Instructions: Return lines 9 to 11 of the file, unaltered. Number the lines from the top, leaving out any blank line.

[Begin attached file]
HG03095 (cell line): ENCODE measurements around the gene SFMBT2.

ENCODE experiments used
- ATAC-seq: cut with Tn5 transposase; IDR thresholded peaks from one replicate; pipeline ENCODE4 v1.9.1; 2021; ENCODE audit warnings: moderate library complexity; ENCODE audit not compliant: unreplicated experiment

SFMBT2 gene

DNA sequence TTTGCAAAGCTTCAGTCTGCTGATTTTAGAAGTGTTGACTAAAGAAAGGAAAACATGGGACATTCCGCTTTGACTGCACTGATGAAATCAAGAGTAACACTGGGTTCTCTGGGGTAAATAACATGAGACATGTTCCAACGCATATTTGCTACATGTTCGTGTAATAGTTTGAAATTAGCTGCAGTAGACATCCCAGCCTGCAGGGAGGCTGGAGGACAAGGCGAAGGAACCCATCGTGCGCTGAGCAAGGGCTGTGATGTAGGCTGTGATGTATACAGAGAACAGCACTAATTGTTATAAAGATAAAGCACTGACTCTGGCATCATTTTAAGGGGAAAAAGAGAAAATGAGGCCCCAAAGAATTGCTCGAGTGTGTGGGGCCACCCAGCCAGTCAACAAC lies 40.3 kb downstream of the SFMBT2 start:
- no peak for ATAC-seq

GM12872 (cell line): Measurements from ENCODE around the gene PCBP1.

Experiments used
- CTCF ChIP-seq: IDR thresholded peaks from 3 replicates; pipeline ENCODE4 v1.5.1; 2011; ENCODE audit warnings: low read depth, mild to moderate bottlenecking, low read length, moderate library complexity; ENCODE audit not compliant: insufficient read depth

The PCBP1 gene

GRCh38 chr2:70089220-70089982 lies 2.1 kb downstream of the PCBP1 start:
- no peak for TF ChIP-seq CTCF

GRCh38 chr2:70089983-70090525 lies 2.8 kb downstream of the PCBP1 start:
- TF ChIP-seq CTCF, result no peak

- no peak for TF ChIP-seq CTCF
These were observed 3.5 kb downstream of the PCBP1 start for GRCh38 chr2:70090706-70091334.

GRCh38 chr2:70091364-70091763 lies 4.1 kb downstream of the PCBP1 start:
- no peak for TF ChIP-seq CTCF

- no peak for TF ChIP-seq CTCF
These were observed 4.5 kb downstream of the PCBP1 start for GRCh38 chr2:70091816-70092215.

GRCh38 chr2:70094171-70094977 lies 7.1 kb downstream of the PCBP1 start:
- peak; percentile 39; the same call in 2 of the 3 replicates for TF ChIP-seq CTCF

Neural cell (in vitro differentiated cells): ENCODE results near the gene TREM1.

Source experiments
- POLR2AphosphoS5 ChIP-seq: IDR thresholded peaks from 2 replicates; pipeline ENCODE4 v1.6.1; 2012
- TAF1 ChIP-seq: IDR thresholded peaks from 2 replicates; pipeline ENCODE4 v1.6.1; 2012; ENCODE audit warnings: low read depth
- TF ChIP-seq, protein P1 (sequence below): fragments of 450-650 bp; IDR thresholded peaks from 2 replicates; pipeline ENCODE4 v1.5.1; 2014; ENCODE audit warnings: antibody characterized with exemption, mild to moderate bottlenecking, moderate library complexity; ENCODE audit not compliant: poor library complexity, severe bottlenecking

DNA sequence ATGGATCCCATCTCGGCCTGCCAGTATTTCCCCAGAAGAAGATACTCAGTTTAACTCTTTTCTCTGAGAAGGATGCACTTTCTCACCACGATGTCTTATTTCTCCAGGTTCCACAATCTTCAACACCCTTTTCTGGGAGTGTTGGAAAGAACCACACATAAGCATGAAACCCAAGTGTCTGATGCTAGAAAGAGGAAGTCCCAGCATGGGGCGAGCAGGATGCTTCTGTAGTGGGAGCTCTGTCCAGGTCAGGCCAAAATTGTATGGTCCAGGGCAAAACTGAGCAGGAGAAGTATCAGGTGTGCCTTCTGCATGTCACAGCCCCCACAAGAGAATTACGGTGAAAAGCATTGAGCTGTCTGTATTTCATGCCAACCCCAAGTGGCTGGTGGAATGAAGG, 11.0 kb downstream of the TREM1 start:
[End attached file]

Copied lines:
- CTCF ChIP-seq: IDR thresholded peaks from 3 replicates; pipeline ENCODE4 v1.5.1; 2011; ENCODE audit warnings: low read depth, mild to moderate bottlenecking, low read length, moderate library complexity; ENCODE audit not compliant: insufficient read depth

The PCBP1 gene

GRCh38 chr2:70089220-70089982 lies 2.1 kb downstream of the PCBP1 start: